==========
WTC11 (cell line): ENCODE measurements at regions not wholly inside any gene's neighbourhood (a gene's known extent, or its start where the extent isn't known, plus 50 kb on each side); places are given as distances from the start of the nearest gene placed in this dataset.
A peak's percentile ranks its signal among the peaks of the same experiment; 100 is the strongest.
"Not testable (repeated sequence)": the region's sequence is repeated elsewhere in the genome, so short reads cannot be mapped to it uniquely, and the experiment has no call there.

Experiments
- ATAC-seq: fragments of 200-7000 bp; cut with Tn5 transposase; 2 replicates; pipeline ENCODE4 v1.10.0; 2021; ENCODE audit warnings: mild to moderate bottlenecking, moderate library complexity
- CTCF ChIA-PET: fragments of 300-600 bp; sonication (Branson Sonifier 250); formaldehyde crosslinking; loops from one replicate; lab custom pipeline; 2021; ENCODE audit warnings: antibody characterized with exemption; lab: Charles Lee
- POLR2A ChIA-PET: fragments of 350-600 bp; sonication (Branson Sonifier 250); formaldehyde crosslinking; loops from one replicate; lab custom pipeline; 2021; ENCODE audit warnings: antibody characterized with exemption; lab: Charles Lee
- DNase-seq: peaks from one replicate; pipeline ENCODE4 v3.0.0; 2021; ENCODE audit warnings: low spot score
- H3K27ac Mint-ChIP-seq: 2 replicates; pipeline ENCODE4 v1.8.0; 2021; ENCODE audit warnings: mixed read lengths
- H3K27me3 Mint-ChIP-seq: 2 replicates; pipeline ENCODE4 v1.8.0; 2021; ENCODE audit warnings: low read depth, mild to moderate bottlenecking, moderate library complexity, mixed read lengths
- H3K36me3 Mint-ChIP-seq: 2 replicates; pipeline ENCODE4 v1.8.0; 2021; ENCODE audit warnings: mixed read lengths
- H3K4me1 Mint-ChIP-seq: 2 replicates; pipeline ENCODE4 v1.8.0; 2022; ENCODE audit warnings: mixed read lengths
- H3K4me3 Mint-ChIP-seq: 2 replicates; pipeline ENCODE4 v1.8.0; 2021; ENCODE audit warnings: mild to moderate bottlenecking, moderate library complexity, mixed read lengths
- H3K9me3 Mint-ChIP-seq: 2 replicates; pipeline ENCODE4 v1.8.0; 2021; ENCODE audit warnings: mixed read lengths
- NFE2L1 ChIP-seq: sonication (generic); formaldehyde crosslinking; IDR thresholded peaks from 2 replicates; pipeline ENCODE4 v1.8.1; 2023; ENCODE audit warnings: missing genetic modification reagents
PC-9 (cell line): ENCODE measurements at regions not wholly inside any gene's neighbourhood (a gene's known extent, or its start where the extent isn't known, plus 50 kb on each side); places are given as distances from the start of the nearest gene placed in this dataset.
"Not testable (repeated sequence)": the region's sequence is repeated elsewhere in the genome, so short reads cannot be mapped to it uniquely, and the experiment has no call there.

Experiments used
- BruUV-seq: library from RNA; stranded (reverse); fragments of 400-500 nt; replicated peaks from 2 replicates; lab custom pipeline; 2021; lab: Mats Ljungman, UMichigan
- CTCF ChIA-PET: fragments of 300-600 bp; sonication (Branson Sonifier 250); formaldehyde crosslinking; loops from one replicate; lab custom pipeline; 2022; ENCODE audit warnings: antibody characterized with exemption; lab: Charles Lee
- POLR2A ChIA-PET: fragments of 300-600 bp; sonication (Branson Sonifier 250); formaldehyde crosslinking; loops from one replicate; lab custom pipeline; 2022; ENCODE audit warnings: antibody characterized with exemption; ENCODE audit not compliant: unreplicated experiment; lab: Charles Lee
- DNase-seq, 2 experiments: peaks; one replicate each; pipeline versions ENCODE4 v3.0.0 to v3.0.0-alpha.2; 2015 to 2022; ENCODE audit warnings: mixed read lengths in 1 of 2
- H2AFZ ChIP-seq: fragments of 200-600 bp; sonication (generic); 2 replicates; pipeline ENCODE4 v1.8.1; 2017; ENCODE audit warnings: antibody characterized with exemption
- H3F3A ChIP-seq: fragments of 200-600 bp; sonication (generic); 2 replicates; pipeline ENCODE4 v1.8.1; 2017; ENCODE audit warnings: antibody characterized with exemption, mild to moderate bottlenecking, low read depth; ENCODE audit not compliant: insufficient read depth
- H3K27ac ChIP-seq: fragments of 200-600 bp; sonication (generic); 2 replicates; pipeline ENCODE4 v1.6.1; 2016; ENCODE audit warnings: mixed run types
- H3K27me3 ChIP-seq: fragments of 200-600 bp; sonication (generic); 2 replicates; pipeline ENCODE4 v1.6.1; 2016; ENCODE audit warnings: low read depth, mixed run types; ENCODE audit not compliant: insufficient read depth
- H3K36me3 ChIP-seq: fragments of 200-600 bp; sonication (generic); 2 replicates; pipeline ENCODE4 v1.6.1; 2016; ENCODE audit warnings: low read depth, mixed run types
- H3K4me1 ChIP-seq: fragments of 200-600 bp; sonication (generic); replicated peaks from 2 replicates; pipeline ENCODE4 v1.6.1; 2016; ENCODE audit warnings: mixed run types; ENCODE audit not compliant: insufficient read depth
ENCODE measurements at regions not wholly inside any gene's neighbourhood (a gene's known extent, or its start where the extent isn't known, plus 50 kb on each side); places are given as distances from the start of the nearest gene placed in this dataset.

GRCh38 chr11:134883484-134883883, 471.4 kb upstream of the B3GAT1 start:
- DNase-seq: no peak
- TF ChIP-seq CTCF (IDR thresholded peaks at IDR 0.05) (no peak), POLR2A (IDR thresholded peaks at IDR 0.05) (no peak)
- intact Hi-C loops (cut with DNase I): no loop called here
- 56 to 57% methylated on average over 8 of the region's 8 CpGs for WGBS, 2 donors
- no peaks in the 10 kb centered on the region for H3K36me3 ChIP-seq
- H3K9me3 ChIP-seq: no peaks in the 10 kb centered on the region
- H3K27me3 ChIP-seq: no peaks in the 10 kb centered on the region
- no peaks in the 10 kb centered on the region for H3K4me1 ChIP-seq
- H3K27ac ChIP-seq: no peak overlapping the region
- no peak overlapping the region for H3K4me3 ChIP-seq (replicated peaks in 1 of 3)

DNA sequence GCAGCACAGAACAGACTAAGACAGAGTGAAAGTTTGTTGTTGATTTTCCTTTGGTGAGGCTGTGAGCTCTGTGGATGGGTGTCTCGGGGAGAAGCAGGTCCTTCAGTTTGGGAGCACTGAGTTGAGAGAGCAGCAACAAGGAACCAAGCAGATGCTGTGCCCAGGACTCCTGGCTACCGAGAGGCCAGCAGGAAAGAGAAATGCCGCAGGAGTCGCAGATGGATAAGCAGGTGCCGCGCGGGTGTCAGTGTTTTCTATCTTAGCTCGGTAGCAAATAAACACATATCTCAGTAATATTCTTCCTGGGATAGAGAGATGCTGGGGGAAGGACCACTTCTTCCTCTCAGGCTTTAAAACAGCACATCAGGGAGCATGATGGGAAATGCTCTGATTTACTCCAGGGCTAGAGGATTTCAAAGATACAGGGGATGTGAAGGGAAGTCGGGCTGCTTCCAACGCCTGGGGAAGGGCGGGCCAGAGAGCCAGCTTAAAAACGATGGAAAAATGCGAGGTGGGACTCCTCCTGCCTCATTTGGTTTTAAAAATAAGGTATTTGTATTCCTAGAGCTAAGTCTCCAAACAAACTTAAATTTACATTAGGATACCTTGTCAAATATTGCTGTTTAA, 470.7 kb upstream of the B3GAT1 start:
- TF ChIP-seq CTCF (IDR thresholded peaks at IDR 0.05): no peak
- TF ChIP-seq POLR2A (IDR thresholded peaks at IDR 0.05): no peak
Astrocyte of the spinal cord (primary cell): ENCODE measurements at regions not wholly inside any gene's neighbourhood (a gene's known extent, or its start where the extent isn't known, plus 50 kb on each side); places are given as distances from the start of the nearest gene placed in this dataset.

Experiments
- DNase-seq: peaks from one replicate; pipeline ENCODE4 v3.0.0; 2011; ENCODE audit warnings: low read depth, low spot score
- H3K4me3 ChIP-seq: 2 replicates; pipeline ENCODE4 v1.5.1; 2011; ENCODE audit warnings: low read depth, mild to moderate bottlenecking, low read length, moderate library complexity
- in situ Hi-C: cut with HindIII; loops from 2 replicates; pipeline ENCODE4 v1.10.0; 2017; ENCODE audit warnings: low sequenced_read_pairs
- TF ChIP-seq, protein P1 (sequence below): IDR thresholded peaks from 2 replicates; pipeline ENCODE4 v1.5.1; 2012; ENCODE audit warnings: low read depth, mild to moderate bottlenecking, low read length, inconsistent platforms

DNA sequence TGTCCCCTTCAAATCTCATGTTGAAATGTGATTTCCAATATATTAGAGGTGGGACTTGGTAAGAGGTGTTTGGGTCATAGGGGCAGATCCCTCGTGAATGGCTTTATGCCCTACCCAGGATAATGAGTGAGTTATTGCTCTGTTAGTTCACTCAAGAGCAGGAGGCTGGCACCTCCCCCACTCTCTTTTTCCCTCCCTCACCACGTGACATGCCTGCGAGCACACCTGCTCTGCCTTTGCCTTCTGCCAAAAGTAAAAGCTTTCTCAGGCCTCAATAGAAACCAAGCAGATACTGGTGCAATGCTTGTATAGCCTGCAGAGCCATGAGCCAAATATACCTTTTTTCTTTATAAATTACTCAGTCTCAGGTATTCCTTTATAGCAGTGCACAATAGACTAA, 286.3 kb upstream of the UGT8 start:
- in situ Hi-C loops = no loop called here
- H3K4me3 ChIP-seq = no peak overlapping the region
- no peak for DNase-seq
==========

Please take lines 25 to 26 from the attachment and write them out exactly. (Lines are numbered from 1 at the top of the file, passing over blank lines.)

- H3K27ac ChIP-seq: fragments of 200-600 bp; sonication (generic); 2 replicates; pipeline ENCODE4 v1.6.1; 2016; ENCODE audit warnings: mixed run types
- H3K27me3 ChIP-seq: fragments of 200-600 bp; sonication (generic); 2 replicates; pipeline ENCODE4 v1.6.1; 2016; ENCODE audit warnings: low read depth, mixed run types; ENCODE audit not compliant: insufficient read depth